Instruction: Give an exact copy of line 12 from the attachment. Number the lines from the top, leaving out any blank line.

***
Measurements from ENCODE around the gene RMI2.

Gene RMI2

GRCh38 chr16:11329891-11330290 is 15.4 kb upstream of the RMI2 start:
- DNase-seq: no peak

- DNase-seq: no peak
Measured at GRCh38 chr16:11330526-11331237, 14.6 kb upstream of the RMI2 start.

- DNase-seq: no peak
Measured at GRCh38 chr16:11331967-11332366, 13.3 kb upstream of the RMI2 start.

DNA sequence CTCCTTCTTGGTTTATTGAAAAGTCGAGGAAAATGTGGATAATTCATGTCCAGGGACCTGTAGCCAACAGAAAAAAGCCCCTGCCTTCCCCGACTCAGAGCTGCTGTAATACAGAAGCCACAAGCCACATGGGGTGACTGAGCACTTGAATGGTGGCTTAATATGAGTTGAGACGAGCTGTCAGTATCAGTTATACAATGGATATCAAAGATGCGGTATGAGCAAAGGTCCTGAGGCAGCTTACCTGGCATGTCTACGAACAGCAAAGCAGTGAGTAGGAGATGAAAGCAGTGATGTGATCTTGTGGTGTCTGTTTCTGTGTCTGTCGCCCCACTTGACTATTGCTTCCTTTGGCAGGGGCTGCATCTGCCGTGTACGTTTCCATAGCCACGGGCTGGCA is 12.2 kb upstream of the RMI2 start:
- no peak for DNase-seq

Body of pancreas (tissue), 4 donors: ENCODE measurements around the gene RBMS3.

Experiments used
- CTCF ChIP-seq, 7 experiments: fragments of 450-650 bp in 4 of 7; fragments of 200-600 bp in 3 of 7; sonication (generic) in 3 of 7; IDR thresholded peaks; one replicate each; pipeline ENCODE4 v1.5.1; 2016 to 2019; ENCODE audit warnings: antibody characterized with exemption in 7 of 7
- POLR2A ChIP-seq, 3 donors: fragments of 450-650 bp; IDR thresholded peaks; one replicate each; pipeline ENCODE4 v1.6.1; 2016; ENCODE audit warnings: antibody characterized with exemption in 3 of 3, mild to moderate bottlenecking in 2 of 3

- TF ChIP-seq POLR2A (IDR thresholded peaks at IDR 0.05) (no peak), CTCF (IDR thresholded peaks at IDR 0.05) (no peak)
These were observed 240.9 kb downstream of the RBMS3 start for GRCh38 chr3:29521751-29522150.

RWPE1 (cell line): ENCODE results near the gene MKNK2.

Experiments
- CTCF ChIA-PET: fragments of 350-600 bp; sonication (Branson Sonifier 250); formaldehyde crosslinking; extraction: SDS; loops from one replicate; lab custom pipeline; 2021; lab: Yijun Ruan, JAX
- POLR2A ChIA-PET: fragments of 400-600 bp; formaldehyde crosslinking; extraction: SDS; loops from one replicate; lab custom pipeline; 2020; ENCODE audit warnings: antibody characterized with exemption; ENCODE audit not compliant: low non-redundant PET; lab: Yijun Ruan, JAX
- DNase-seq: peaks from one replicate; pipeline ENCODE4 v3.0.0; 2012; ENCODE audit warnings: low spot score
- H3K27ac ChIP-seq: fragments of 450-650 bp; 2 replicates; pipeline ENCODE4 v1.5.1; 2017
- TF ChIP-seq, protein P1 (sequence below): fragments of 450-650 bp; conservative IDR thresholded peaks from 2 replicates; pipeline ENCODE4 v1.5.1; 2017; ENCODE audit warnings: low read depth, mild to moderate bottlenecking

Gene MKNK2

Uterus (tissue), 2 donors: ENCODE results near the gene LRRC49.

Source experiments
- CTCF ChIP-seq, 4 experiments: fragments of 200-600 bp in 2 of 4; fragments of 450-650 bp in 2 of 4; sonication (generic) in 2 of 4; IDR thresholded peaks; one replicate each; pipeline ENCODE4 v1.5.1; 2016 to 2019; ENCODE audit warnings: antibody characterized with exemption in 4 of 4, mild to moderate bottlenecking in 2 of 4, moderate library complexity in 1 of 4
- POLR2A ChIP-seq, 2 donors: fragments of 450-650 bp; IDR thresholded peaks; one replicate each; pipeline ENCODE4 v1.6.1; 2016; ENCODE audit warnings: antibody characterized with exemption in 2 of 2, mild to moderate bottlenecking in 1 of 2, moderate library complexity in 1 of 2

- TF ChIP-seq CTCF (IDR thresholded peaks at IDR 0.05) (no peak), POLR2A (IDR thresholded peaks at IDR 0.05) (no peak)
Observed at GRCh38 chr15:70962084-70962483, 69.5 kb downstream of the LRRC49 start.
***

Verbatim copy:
Experiments used